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Fireflies, those flashy, beloved celebrities of the insect world, can be an irresistible sight. These beetles, also known as lightning bugs or glow worms (depending on where you are from), are found throughout the world, and some places where fireflies gather have become tourist attractions, drawing huge crowds. But researchers have found that all this excitement around fireflies, while heartening, comes with its own risks. According to a new review paper, published March 11 in the journal Conservation Science and Practice, tourism is potentially imperiling some local firefly populations.

The world is facing an enormous biodiversity crisis, which includes an apparent decline in insect populations. For fireflies, researchers think factors like habitat loss, light pollution, and insecticides might all be threatening population numbers. In some instances, their popularity might also contribute. In the Great Smoky Mountains National Park, for example, huge crowds gather each summer, with their iPhone flashlights and trampling feet, and threaten the rare synchronous firefly show that they’ve traveled to see.

The review paper estimates that bioluminescent courtship rituals in a dozen countries, including Thailand, Japan, Mexico, and the United States, among others, attract over a million “firefly tourists” per year. The sheer number of tourists was surprising, says lead author Sara Lewis, an ecology professor at Tufts University. “Who goes to watch insects?”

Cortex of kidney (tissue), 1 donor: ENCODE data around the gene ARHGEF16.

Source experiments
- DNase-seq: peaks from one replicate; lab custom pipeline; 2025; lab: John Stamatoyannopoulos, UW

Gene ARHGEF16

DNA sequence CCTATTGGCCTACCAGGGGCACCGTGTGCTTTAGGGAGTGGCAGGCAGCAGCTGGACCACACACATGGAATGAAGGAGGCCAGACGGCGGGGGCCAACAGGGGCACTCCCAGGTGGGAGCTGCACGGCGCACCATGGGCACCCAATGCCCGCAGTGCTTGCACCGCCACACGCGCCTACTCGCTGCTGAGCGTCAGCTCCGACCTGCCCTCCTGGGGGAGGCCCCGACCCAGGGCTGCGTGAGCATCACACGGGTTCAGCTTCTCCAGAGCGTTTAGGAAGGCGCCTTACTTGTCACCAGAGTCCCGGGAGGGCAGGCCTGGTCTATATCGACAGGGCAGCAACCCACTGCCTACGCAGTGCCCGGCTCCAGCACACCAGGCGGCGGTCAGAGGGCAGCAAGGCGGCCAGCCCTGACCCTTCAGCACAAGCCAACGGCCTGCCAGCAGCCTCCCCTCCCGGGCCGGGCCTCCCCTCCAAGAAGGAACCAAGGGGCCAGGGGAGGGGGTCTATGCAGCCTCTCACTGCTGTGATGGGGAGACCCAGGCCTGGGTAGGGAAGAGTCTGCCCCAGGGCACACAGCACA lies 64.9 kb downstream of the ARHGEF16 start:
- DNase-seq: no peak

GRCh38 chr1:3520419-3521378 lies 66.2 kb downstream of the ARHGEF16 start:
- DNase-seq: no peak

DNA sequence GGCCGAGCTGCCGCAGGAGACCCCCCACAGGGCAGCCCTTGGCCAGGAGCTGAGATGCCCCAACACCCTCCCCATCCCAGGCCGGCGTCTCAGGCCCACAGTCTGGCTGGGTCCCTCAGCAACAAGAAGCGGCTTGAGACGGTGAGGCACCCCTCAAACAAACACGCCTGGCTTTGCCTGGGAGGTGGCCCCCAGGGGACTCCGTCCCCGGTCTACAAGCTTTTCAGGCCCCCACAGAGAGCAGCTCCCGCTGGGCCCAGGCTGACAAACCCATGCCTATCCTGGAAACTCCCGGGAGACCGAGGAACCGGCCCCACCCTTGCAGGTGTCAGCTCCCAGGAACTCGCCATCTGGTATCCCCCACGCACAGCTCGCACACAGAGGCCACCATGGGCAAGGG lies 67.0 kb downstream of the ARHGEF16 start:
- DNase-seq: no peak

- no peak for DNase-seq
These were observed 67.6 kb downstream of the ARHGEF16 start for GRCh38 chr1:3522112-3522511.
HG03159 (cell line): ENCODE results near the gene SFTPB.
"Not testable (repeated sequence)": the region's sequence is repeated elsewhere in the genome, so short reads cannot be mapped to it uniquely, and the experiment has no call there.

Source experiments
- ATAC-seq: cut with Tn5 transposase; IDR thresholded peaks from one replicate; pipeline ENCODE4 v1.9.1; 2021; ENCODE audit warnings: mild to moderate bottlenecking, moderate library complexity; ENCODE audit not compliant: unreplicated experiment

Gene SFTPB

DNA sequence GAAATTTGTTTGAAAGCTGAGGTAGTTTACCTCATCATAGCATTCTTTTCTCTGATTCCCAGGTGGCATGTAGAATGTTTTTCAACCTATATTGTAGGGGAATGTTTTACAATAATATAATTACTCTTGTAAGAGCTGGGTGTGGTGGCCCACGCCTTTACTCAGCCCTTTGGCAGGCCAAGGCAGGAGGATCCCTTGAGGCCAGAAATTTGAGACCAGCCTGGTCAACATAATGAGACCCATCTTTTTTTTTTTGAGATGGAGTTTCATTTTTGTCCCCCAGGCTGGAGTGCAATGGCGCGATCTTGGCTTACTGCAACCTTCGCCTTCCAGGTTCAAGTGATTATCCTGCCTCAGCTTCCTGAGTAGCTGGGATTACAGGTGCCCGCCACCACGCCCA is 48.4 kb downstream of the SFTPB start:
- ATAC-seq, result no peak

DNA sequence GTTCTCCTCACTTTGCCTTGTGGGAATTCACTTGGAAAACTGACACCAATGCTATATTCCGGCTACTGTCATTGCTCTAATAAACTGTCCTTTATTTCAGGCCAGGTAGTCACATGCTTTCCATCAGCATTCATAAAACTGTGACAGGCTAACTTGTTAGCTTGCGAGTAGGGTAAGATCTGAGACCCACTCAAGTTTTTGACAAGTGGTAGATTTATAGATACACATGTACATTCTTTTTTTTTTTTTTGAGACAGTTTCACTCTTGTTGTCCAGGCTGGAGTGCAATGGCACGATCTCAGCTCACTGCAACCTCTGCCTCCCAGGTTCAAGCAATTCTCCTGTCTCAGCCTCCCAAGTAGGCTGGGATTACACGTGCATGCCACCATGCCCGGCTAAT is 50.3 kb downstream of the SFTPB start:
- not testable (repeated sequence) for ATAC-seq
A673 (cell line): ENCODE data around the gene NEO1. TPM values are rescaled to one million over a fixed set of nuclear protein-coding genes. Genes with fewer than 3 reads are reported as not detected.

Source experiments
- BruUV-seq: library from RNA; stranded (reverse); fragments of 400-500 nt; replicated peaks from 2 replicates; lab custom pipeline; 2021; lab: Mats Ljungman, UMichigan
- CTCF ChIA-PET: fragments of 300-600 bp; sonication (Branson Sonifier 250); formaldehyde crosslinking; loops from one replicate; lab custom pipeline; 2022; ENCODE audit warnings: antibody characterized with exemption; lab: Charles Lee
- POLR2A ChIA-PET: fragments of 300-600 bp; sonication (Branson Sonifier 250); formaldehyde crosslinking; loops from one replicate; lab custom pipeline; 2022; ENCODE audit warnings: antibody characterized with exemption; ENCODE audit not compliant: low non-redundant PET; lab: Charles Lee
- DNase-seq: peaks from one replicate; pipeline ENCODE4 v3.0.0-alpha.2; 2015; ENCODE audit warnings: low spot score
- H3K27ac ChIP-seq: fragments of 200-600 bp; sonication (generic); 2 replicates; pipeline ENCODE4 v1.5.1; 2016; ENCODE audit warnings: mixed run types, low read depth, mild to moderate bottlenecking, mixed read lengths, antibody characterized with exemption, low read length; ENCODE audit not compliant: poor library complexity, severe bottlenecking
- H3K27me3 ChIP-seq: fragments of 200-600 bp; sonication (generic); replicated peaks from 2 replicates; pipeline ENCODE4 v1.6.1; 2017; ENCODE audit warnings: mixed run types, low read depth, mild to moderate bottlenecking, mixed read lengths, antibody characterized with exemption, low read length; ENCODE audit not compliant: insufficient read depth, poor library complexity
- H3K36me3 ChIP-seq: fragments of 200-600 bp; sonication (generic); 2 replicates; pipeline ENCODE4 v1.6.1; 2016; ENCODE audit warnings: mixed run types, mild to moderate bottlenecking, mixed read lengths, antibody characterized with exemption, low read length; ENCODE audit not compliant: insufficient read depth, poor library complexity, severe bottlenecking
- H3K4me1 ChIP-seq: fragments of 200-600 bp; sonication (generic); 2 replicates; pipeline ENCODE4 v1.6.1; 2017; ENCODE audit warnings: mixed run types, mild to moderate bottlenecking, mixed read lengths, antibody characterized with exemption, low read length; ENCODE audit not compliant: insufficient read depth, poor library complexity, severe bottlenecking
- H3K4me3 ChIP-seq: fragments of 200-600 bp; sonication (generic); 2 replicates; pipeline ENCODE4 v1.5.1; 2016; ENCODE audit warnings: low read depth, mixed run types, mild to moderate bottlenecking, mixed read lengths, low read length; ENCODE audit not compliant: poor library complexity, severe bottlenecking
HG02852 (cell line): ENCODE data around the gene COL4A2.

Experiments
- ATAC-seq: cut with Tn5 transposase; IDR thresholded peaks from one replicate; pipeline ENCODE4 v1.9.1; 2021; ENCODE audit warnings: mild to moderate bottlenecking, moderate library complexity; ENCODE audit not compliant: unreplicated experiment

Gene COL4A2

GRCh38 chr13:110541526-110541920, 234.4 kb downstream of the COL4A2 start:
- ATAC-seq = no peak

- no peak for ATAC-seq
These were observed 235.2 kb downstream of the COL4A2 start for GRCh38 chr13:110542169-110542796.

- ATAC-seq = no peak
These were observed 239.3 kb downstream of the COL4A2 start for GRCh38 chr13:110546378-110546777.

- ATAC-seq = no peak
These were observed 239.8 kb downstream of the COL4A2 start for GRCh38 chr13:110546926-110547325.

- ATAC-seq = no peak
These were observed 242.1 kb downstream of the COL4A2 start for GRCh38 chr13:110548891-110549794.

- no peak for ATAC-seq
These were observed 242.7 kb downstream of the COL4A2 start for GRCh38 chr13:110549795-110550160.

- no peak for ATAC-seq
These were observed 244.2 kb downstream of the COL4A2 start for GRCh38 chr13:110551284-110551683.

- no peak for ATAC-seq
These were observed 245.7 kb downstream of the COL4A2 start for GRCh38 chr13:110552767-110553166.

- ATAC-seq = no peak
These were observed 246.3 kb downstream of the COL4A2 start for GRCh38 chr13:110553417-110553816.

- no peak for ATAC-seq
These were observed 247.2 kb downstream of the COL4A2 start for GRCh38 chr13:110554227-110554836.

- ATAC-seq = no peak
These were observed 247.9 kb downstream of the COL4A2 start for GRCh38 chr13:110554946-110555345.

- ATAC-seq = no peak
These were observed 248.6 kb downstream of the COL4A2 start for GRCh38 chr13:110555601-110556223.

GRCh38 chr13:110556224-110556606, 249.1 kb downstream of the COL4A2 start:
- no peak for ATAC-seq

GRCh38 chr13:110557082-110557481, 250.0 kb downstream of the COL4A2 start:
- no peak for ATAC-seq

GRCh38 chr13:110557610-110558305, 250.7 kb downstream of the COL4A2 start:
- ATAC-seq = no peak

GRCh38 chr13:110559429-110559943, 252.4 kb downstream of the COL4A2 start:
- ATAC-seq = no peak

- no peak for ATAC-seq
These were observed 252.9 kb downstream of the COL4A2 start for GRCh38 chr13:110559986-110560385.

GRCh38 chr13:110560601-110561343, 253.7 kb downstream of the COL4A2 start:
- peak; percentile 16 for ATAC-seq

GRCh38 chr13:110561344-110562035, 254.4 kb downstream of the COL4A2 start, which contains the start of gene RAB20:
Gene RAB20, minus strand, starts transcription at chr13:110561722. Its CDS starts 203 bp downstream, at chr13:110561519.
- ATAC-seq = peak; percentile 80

Evidently, a lot of people. Tourism around fireflies is a longstanding practice in some places, but she thinks it’s really exploded in recent years thanks to things like travel blogs and viral photographs. Firefly tourism is not considered a top threat to the survival of firefly species on a global scale, but it’s an important local stressor, she says. “It’s a natural resource that we’re taking for granted.”

Lewis and her coauthors aren’t pushing for an end to firefly tourism, though. “With just a tiny little bit of effort, and some changes in policies, we think that we can make firefly tourism more sustainable, so that it benefits the tourists, the local communities, and it maintains the firefly population.”

There are over two thousand known firefly species, and lots of different firefly lifestyles—some flash synchronously in mangrove trees, while others hover close to the leaf litter in forests. Tourists’ flashlights can confuse fireflies as they try to communicate through their own flashes, and insect repellant can also be disruptive, since “a lot of fireflies rely not just on light, but chemical cues to find their mates,” Lewis explains. Without the right precautions, visitors can also disrupt earlier parts of the insects’ life cycle.

“People don’t even realize that they’re probably inadvertently stepping on the next firefly generation—they’re stepping on larvae, they’re stepping on the females that are down on the ground laying eggs,” says Lewis. And more indirect factors, like polluting tour motorboats and tourist infrastructure, can also help destroy the fireflies’ habitat.